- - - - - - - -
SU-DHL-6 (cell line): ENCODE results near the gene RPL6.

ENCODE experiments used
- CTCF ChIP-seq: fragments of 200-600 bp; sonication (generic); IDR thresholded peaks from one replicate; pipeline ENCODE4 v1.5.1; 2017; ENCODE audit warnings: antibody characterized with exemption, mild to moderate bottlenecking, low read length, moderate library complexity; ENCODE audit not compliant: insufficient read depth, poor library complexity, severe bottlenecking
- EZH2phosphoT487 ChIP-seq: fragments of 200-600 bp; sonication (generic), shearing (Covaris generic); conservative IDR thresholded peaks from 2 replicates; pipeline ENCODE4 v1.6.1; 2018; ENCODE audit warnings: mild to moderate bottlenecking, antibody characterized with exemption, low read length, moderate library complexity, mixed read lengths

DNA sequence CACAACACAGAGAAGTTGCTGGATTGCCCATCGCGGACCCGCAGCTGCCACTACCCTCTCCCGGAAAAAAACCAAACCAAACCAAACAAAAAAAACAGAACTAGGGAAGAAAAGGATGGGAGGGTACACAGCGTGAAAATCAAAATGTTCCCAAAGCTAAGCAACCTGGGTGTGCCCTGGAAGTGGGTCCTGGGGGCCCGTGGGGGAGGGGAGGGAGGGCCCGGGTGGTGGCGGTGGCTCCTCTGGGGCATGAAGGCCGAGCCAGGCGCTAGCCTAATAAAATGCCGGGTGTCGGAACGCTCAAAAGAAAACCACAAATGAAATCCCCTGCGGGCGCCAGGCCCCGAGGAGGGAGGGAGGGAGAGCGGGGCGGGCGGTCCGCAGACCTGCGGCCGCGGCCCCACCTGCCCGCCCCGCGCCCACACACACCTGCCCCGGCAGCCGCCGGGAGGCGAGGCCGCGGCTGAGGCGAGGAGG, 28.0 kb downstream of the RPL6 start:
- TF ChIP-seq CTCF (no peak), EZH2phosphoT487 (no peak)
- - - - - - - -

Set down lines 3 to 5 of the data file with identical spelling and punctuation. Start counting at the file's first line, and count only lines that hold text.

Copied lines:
- CTCF ChIP-seq: fragments of 200-600 bp; sonication (generic); IDR thresholded peaks from one replicate; pipeline ENCODE4 v1.5.1; 2017; ENCODE audit warnings: antibody characterized with exemption, mild to moderate bottlenecking, low read length, moderate library complexity; ENCODE audit not compliant: insufficient read depth, poor library complexity, severe bottlenecking
- EZH2phosphoT487 ChIP-seq: fragments of 200-600 bp; sonication (generic), shearing (Covaris generic); conservative IDR thresholded peaks from 2 replicates; pipeline ENCODE4 v1.6.1; 2018; ENCODE audit warnings: mild to moderate bottlenecking, antibody characterized with exemption, low read length, moderate library complexity, mixed read lengths

DNA sequence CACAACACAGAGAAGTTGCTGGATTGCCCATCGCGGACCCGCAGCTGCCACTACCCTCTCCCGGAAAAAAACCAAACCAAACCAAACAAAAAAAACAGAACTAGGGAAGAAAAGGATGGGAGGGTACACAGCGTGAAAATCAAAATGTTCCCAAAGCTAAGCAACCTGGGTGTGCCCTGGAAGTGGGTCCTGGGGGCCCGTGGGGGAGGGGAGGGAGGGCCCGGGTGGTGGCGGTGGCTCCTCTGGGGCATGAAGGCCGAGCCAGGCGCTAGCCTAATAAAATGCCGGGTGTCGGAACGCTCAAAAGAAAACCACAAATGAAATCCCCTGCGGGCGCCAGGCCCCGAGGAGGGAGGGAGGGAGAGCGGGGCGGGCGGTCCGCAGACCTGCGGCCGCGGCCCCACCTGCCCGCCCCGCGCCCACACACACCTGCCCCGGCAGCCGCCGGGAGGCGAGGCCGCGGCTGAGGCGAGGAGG, 28.0 kb downstream of the RPL6 start: